Daniel Djakiew




Biochemistry and Molecular and Cellular Biology
General profile


+1 202-687-1203






Prostate cancer is the most commonly diagnosed cancer and ranks as the second leading cause of cancer related deaths among men in the United States. We have identified the p75 neurotrophin receptor (p75NTR), a receptor for nerve growth factor, as a tumor suppressor protein in the prostate. The p75NTR is a member of the tumor necrosis factor receptor super-family of membrane receptors which shares an intracellular sequence of amino acids called the death domain that can induce apoptosis. Normal prostate epithelial cells loose expression of the p75NTR with progression of cancer. However, the gene for p75NTR in these cells remains intact, so that the possibility remains for re-expression of protein. Our team is one of the very few research laboratories to investigate the role of the p75NTR tumor suppressor in prostate cancer. Our research lead to a major discovery of this novel mechanism of prostate cancer progression, and concomitantly, has lead to the discovery of small molecules with efficacy as anti-cancer agents by induction of the p75NTR as a new drugable target for prostate cancer therapy. We have demonstrated that the aryl propionic acid class of NSAIDs exhibit differential efficacy for induction of the p75NTR in prostate cancer cells independent of cyclo-oxygenase inhibition. The aryl propionic acid class of NSAIDs induce p75NTR mRNA stability leading to p75NTR dependent apoptosis of tumor cells. The mechanism of action for this enhanced mRNA stability occurs via aryl propionic acid mediated phosphorylation of the p38 MAPK. Significantly, the same NSAIDs that induce p75NTR expression also induce NSAID activated gene-1 (Nag-1) protein, a divergent member of the transforming growth factor beta (TGF-?) family that is expressed downstream of p75NTR. Moreover, NSAID induced Nag-1 expression selectively mediates cell migration associated with metastasis suppressor activity, whereas p75NTR expression exhibits apoptotic tumor suppressor activity. We are actively investigating additional classes of compounds that can stimulate p75NTR expression levels so as to form a basis upon which more potent compounds can be modified and designed as investigational drugs for inhibition of prostate cancer.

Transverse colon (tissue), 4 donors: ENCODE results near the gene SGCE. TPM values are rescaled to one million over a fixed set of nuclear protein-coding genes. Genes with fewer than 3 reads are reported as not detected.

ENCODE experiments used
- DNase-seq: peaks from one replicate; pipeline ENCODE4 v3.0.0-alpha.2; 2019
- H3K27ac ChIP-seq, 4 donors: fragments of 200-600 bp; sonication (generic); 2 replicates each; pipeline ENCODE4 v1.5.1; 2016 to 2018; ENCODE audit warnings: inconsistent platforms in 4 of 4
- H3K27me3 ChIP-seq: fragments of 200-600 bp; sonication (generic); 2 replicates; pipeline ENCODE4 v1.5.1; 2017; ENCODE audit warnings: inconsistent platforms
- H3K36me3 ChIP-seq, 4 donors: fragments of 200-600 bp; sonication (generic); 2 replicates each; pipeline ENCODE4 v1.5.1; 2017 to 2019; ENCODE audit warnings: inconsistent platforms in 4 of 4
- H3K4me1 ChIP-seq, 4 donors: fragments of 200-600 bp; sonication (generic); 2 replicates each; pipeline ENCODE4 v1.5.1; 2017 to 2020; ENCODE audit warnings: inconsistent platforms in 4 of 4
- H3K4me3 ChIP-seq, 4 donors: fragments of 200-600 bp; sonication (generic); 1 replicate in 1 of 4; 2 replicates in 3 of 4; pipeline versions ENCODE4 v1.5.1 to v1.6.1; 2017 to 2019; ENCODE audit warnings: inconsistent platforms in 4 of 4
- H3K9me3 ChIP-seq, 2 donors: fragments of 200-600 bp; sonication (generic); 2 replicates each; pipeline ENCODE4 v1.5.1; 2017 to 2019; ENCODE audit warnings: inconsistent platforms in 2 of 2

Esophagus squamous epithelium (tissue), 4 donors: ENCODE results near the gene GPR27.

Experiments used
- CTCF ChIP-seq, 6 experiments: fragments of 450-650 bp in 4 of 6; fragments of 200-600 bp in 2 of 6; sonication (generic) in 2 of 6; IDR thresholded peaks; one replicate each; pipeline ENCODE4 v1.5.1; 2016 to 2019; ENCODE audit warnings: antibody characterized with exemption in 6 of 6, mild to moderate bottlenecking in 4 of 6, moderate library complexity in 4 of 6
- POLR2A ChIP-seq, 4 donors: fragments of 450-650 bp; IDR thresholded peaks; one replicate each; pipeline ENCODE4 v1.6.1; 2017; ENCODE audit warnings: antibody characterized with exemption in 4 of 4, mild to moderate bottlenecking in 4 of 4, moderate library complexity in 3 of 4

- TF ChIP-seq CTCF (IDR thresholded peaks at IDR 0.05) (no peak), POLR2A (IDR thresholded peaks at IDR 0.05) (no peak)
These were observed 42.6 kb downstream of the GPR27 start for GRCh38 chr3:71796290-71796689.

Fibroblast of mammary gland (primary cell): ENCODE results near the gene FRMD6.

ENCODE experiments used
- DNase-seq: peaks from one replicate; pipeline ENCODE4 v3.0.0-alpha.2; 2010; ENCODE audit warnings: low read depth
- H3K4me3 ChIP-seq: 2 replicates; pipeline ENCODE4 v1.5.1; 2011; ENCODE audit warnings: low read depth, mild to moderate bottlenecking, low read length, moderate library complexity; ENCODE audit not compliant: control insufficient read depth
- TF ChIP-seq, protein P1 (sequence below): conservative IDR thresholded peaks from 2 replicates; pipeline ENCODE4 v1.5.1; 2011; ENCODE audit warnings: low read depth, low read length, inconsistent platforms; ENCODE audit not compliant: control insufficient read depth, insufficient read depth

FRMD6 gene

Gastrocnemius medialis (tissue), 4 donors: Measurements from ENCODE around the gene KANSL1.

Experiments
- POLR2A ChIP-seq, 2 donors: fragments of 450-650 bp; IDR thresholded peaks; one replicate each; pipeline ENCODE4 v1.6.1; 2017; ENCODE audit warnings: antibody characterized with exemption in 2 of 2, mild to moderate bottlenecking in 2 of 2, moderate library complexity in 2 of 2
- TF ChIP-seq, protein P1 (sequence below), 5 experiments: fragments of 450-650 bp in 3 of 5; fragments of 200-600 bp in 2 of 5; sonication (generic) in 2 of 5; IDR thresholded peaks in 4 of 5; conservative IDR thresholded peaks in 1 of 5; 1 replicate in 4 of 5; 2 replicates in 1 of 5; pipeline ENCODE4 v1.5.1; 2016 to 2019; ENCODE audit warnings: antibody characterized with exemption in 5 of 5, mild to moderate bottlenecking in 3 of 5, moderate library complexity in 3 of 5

Opposite to the action of NSAIDs to induce p75NTR and Nag-1 we have also identified selected phytoestrogens that inhibit NSAID induced p75NTR levels via the same p38 MAPK pathway. Since elevated levels of p75NTR inhibit neuronal cell survival, inhibition of p75NTR may promote neuronal cell survival following trauma, disease or chemically induced neurotoxicity. Hence, we are actively investigating additional classes of compounds that can inhibit p75NTR expression that can be modified and designed as investigational drugs for the promotion of neuronal cell survival.


  • Research Fellow (1985) Georgetown University, Reproductive Biology
  • PhD (1984) University of Newcastle, Australia, Reproductive Biology
  • B.SC.(HON1) (1978) University of Newcastle, Australia, Biology